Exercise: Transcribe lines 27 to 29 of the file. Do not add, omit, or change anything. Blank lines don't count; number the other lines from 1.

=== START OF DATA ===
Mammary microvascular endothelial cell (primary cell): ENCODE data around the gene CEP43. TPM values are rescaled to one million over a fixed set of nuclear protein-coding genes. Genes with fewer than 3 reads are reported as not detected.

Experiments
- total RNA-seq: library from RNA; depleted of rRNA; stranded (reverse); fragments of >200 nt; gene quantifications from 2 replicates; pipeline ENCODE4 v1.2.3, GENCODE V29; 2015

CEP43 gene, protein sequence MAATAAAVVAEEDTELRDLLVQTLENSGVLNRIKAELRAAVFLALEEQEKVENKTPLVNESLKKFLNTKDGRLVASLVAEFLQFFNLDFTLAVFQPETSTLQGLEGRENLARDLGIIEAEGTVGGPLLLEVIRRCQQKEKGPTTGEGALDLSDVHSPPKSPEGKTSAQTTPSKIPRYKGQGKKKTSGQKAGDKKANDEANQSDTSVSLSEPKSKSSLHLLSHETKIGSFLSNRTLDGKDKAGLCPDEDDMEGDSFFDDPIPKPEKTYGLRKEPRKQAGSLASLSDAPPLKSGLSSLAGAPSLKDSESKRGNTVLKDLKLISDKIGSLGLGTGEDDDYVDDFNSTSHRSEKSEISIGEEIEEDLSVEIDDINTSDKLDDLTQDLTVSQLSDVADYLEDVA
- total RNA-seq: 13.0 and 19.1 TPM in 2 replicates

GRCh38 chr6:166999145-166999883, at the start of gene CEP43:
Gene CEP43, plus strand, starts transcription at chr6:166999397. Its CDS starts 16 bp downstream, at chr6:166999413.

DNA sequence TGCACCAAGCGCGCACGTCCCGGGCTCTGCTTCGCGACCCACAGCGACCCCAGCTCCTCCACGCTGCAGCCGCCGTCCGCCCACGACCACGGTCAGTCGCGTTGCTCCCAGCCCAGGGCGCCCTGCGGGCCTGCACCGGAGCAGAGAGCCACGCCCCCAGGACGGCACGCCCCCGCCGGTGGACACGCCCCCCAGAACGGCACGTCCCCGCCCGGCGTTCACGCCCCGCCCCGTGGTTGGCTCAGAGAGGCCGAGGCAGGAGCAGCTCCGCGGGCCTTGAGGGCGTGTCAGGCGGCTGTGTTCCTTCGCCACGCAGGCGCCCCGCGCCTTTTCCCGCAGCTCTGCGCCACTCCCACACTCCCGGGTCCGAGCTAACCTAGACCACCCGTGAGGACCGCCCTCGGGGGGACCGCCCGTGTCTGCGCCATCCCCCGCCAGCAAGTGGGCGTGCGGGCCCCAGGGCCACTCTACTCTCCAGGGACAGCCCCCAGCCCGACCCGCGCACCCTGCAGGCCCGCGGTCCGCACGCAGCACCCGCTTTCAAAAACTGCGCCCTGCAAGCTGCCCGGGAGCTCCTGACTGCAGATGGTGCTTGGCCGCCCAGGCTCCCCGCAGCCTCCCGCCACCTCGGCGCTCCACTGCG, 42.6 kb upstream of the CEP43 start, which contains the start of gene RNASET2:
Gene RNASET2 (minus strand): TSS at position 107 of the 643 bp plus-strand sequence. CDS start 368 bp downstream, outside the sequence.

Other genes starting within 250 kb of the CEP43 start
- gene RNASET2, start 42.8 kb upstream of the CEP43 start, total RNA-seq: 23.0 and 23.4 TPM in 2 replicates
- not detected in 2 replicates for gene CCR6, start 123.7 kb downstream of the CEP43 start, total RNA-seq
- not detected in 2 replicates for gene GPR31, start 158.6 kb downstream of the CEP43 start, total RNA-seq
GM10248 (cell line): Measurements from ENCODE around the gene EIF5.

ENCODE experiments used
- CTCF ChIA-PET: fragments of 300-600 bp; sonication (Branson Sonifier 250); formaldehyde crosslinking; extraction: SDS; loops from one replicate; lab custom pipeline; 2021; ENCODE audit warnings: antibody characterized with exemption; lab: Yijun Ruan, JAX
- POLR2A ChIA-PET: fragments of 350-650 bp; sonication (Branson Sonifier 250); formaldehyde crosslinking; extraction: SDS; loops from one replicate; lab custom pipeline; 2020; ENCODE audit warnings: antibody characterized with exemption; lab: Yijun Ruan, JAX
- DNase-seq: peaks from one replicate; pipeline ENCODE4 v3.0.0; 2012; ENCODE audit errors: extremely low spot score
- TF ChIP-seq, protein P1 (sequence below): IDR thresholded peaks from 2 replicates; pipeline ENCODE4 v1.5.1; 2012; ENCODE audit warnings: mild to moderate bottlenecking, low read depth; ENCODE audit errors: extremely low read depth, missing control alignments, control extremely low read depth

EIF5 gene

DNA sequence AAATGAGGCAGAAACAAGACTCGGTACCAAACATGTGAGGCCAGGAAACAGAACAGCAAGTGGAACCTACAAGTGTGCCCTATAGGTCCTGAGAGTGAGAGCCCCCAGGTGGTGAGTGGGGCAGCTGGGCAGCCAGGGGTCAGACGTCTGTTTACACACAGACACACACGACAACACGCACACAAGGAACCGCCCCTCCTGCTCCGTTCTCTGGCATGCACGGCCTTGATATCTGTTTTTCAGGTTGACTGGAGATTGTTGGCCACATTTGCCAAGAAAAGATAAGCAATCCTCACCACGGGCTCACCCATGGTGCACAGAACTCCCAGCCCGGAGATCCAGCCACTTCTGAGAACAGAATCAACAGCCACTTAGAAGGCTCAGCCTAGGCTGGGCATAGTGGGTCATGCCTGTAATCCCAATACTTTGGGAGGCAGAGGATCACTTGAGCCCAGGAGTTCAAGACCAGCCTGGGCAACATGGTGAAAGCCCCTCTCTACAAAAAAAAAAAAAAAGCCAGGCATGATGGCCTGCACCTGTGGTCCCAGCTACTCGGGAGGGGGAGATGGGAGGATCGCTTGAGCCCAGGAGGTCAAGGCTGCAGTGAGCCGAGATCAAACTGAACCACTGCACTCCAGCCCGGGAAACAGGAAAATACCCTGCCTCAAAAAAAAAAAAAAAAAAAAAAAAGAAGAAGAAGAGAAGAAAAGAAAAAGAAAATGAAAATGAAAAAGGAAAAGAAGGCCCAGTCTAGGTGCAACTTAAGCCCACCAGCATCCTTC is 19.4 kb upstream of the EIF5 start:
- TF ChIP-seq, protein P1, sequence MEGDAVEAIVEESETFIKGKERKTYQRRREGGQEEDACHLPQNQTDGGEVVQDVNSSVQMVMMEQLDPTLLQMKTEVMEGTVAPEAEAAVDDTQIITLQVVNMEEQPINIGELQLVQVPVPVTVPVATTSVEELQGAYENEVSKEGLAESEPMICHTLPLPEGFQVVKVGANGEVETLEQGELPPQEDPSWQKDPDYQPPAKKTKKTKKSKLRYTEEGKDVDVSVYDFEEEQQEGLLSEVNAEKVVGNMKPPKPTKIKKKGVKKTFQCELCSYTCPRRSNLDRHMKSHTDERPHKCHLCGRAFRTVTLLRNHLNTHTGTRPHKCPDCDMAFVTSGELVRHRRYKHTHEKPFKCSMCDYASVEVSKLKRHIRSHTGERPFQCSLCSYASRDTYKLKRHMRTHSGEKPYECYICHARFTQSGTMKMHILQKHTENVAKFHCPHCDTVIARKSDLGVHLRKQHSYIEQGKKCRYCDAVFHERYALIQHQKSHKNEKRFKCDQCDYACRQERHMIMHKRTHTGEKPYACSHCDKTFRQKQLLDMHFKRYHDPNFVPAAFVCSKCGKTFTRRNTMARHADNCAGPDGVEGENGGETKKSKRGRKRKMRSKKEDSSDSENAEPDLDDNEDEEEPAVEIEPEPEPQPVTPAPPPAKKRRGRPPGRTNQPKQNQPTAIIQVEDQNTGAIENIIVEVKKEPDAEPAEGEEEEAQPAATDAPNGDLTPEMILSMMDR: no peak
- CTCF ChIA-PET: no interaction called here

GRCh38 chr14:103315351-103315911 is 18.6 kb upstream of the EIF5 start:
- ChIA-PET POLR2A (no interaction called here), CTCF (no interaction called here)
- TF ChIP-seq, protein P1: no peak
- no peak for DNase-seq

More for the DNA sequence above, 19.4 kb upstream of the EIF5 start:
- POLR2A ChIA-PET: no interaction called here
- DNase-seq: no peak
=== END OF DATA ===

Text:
- no peak for DNase-seq

More for the DNA sequence above, 19.4 kb upstream of the EIF5 start:
- POLR2A ChIA-PET: no interaction called here